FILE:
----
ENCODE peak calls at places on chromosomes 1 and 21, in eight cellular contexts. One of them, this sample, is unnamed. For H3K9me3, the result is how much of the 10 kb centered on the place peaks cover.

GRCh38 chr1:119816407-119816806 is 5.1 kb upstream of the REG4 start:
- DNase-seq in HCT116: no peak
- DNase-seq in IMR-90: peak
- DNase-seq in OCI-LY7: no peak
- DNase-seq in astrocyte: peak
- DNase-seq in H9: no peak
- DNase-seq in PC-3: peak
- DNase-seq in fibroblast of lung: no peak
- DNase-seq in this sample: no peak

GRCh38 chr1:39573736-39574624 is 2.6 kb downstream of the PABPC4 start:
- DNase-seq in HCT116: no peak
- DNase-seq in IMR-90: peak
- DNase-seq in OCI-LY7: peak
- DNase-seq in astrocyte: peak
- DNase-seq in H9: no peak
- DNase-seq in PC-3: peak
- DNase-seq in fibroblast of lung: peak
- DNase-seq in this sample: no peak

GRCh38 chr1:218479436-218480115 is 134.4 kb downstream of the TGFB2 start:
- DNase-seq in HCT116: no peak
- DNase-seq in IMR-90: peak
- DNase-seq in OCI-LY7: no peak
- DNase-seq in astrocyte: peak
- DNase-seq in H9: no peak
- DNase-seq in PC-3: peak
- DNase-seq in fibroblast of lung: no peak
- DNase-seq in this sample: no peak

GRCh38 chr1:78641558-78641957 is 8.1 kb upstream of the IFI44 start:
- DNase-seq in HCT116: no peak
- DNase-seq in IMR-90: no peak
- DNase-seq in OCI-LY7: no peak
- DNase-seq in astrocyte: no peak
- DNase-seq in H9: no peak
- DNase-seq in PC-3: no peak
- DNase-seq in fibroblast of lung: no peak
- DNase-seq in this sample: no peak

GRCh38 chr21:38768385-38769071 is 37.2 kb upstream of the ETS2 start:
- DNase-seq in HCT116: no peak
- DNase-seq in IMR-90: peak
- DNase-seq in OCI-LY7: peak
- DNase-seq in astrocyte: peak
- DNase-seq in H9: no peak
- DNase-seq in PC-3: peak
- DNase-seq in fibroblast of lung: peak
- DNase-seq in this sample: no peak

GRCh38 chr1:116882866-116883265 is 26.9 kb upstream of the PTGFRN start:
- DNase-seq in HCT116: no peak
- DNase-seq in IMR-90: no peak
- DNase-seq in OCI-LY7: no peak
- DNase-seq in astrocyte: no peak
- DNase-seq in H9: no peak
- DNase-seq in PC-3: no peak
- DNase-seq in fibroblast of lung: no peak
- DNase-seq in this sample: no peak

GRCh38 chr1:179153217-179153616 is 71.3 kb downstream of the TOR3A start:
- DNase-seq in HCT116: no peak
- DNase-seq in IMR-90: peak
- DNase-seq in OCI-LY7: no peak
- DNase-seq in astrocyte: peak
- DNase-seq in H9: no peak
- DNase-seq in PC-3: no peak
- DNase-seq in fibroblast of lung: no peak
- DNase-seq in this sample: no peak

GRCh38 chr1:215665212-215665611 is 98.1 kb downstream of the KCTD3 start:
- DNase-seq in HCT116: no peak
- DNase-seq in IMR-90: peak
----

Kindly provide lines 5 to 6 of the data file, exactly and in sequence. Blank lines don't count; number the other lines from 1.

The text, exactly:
- DNase-seq in OCI-LY7: no peak
- DNase-seq in astrocyte: peak